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Piracy Windows

Ikatako Virus Replaces Victims' Files With Pictures of Squid 105

Posted by timothy
from the c-before-n-except-before-q dept.
An anonymous reader writes "Ikatako is a virus that spreads through Japanese P2P network Winny, aided by the pirates' lack of wit. Once downloaded and run, the virus sends their data to a central server and replaces it with cephalopod and cnidarian imagery. Japanese hacker (and virus creator) Masato Nakatsuji thought he wouldn't be arrested this time. However, Japanese police considered the files in Japanese pirates' hard drives to be more important than his manga depictions of octopods and other tentacled fauna."
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Ikatako Virus Replaces Victims' Files With Pictures of Squid

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  • by Gnavpot (708731) on Sunday August 15, 2010 @05:28AM (#33255904)

    Yes, I read TFA too. But the reason for my question was: How is it a YRO issue that you get arrested after making a harmful virus and spreading it. Would anyone here think that this should NOT be punishable?

    As I understand the YRO category, it is mainly used for cases where there is a difference between what we think should be allowed/disallowed/possible, and what authorities/courts/companies/legislators think should be allowed/disallowed/possible. And I see no such difference here.

    Of course it is funny that he thought he could legally get away with destroying other peoples' files as long as he made sure not to use any copyrighted material in the process. But that belongs in the Idle category, I think.

  • by ChrisK87 (901429) on Sunday August 15, 2010 @05:45AM (#33255952)
    Perhaps it's because one of "your rights online" is "to not have your files arbitrarily replaced with octopus manga".
  • by Anonymous Coward on Sunday August 15, 2010 @05:58AM (#33255988)

    I don't think /. editors should decide on beforehand what I think is right/wrong. This is related to internet laws so it fits in the YRO category.

  • by symes (835608) on Sunday August 15, 2010 @06:14AM (#33256032) Journal
    I see you are schooled in the art of octoporn [urbandictionary.com] - considered a delicacy in some countries. From the Urban Dictionary:

    Octoporn: Pornography that depicts an, in fact, real octopus being ejected from a human orifice. The act is classically accompanied by a copious amount of unappetizing muscular contractions. The resulting ejection is considered a delicacy in at least nine countries.

  • by Anonymous Coward on Sunday August 15, 2010 @10:33AM (#33256714)
    Sounds like a clear case of theft then if the file was basically "moved" to a central server. Most of the time on forums like this people are always arguing how making a copy isn't theft since the original has not been affected or taken. In this case, the original is gone. So it seems to meet the test for "this was theft"...
  • Re:DOUBLE FAIL! (Score:1, Interesting)

    by Anonymous Coward on Sunday August 15, 2010 @12:22PM (#33257154)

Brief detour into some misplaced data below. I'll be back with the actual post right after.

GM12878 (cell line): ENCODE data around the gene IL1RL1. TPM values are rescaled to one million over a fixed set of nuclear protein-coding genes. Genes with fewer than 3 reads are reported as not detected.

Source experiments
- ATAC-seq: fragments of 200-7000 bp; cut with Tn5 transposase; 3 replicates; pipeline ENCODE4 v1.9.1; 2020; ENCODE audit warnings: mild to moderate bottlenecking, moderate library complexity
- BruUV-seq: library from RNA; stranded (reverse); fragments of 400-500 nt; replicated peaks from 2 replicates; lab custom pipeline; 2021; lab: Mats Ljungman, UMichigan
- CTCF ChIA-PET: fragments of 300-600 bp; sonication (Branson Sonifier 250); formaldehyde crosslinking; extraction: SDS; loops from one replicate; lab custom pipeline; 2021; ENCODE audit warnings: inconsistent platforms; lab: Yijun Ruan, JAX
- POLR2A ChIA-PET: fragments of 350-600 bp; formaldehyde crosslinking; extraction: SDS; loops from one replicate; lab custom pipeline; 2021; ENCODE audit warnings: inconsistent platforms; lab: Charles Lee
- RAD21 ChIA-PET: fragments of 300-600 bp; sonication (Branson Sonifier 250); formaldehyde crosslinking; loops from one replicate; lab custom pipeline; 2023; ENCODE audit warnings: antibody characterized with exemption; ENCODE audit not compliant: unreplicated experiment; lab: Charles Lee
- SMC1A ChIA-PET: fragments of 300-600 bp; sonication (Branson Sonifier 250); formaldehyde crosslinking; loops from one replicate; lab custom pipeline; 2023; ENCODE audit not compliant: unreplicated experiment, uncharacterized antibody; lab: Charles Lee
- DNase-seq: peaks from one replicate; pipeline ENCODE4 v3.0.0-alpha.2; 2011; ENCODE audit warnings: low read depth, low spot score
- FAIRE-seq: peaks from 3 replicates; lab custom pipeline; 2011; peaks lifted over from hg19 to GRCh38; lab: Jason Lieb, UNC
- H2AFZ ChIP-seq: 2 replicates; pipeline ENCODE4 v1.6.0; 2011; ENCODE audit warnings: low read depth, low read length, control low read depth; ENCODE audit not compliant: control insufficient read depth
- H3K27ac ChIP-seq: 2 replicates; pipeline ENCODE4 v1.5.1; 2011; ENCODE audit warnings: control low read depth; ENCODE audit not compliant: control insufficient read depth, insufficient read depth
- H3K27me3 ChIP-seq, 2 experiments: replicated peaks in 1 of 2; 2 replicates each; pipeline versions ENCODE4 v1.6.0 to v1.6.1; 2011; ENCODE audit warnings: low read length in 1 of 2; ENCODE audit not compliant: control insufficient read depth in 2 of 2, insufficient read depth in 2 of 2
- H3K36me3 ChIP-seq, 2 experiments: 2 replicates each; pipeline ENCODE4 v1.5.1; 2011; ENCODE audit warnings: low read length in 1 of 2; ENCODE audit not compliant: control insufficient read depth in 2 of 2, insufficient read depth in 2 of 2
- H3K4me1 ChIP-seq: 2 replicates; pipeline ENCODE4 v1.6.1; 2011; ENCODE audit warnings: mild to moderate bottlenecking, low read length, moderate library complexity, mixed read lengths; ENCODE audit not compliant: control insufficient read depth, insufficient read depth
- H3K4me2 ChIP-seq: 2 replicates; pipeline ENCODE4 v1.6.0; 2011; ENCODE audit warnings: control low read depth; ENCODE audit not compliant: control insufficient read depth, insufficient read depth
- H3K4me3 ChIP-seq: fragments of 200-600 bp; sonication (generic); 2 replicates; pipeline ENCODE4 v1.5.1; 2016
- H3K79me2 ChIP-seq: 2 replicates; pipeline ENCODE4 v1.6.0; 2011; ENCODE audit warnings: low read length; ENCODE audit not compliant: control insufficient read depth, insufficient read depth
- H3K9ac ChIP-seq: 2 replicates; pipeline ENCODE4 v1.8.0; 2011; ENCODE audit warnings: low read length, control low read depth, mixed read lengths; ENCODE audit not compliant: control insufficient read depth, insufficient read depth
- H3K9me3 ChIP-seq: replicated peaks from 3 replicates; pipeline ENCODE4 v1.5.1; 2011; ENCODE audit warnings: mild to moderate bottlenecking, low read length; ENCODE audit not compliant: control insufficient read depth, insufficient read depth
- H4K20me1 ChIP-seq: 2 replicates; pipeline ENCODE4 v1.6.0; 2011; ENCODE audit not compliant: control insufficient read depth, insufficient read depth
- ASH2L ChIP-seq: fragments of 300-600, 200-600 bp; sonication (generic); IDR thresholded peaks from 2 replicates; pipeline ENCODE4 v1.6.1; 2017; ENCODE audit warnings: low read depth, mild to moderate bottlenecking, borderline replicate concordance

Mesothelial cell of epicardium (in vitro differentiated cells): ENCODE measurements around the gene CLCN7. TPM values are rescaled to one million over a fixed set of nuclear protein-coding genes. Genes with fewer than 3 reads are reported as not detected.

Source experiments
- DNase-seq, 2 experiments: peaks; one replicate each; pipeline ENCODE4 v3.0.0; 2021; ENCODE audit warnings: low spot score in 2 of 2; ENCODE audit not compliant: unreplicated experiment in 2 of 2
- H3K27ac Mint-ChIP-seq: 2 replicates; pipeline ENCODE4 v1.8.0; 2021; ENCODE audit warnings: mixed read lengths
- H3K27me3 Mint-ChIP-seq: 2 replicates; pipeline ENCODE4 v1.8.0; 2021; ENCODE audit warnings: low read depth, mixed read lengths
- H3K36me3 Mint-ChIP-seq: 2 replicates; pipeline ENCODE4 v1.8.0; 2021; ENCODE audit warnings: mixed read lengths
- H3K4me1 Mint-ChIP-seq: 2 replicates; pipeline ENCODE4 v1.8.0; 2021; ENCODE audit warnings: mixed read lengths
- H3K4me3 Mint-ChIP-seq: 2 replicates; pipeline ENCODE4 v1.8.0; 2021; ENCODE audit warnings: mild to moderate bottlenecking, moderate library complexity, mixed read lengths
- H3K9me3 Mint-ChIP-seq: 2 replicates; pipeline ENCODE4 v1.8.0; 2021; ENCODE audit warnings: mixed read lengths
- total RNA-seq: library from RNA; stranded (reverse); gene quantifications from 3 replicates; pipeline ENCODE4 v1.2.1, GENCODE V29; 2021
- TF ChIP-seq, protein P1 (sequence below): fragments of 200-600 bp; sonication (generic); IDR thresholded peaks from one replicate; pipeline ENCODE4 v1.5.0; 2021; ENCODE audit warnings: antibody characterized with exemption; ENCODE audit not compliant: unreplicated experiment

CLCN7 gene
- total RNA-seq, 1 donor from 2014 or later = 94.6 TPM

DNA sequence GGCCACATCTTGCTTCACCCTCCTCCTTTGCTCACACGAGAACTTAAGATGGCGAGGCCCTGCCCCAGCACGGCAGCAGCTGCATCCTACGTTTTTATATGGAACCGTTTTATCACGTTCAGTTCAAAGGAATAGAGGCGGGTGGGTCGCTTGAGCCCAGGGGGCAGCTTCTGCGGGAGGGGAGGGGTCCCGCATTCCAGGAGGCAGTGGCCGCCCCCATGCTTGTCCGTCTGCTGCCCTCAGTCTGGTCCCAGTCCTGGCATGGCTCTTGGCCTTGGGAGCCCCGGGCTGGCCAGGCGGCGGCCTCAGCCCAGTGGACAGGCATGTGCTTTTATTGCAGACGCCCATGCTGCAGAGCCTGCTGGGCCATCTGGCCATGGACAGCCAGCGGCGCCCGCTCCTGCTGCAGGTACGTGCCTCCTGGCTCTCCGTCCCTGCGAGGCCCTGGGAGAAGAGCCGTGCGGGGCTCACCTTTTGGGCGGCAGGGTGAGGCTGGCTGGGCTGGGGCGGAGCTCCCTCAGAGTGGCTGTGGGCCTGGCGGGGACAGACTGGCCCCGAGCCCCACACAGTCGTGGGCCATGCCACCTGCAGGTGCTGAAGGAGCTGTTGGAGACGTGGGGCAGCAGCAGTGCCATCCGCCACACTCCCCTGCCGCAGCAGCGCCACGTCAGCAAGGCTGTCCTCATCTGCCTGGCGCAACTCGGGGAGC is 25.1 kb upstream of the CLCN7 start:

You know why there's so much violent crime in the US? Because the psychopaths know that, thanks to people like you, they will be constantly supplied with sex slaves paid for by our tax dollars.

  • by erroneus (253617) on Sunday August 15, 2010 @12:38PM (#33257248) Homepage

    They charged him somewhat improperly the first time and so the criminal was confused about what his REAL crime was.

    Dealing with Japanese people frequently, I encounter similar communications problems in that the most important issues aren't mentioned often enough. Quite frequently, they only mention one reason or one problem or one symptom. For whatever reason, they feel no need to add more for completeness or accuracy. It is interesting to see that they not only do this to me, but they do it to themselves as well. So they charge him the first time on copyright infringement. Naturally, he believes that is the extent of what he did wrong the first time since there was no mention of other crimes in his original charges. So, he does it again...

    The first time I encountered this strange behavior, it was with a Japanese girlfriend. If I asked her to do something and she didn't want to, she would offer a reason why not. And after addressing the concern, she would come up with another reason why not. Eventually, I would get to the core reason(s) why not, but only after persistently digging into the issue. At first, I thought it was just her. But after working with Japanese people extensively, I have found that this is rather common. So when dealing with Japanese users, they might offer up a single problem or symptom omitting any additional information. Naturally, I either assume the problem is one thing that it is not based on the absence of important symptoms described or that it is a new issue not yet encountered before. I know these people are not stupid. But I remain mystified as to how this peculiarity of communication has come to be.

    While I recognize that Japanese culture and communications are strongly tied to context and general assumption of knowledge and understanding, it would seem they are so accustomed to that level of incompleteness of expression that it is simply so engrained into their thinking that it is applied to everything. Often I wonder why so many of their TV shows contain subtitles, but this goes a long way to explaining why.

    In any case, I believe this is a clear case of them doing it to themselves this time! "Oh! So I was arrested for copyright infringement! Okay, so next time I will draw my own pictures and it won't be a problem!" Lovely. Cultural inbreeding....

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